Customer Narratives


Technologies may come and go, but one thing remains: Word-of-mouth is the most trusted, and least expensive, business-building technique.

Too bad most of it is out of your control, right?

Wrong. While you can’t force your customers and clients to speak highly of you, you can help them tell their stories.

Customer success stories lend your business social proof, which is especially important for startups and other new businesses that need to demonstrate value compared to more established competitors.

Customer stories are also a powerful tool for content marketing. Customer success stories and case studies can be featured online and organically spread to the “right” customers — your target market — by social networks.

“People trade experiences and ideals through narrative; brands can (and should) be part of the exchange,” writes Suzanne Gibbs Howard. Stories, notes Howard, are one way to do it.

How can you encourage and collect customer narratives for use in content marketing?

Capture success stories immediately.

Capturing customer stories can be as low-tech as an online feedback form or as highly produced as on-camera testimonials. What both share in common is the immediacy with which businesses collect them — ideally, right after the product or service has been delivered. This doesn’t mean the stories are ready for prime time, as writing or editing still need to happen. The important thing is capturing the feedback and sentiment as soon as the product or service is delivered.

Remind your customers of the problem you solved.

Describing the problem or issue that your business has solved is a great way to start the conversation. For example, a caterer might start the survey with an open-ended statement to remind customers of the problem solved such as, “I needed a multi-course meal for a family reunion, so I called and requested…”

Craft your story using traditional story beats.

Literature is said to repeat the same handful of stories — for good reason: they are timeless. Here are three acts and nine beats contained in most stories. Use this format to present your customer success story to your audience.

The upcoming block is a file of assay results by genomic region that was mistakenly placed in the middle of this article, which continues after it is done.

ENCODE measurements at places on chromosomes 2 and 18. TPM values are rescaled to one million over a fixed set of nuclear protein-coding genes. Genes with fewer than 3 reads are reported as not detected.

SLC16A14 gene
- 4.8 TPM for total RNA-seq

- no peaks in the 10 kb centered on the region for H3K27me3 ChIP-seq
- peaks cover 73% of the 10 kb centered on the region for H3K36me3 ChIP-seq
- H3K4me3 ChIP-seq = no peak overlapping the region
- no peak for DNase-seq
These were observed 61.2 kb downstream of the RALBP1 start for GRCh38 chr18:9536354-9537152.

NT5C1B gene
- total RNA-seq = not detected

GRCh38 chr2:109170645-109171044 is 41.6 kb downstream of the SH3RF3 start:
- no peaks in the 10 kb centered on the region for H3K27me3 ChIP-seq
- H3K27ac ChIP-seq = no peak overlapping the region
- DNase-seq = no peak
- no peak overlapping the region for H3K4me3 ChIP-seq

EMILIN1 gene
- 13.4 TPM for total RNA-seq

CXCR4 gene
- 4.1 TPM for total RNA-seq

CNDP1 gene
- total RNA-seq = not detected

Get permission to share the story.

Make sure you ask customers to give their permission to share their story — even if it means sharing the story confidentially. One way is to include a statement where the default action of doing nothing gives permission, such as, “Thank you for your feedback. Please initial here if you would NOT like your story to be shared in my marketing materials.”

It is particularly important to get direct and explicit permission in writing if you plan to use photos, video, or audio of your customers telling their story. Make sure to get a model release for photos and a general release of rights for video and audio. Getting formal sign-off is a necessary protection for you.

Edit without changing the meaning.

Use your best judgment when editing material collected from customers. Don’t omit the context or imply their success story applies to more than the service or product they are endorsing. Not only would this be wrong, it could also land you in trouble. Honest reviews build your greatest support.

Enlist the help of employees to find good stories.

Employees who have the most direct contact with customers are another resource to uncover testimonials and the stories behind them. Chances are, you can find several marketing stories using internal channels. Just be sure to clear permission with your customers or clients — some may not want to share a success story openly, or may need to clear it with their supervisors, too.

Use the stories everywhere!

Customer success stories can be used nearly everywhere online and off — brochures, websites, multimedia presentations, apps, etc. Refer to these frequently and use them as a sales tool.

Katie McCaskey is a freelance writer on startup tips and trends for Vistaprint, a leading provider of professional business websites, business cards, and hundreds of other marketing products for small businesses and startups across the globe. Katie is also co-owner of George Bowers Grocery, a neighborhood grocery and café in Staunton, Virginia.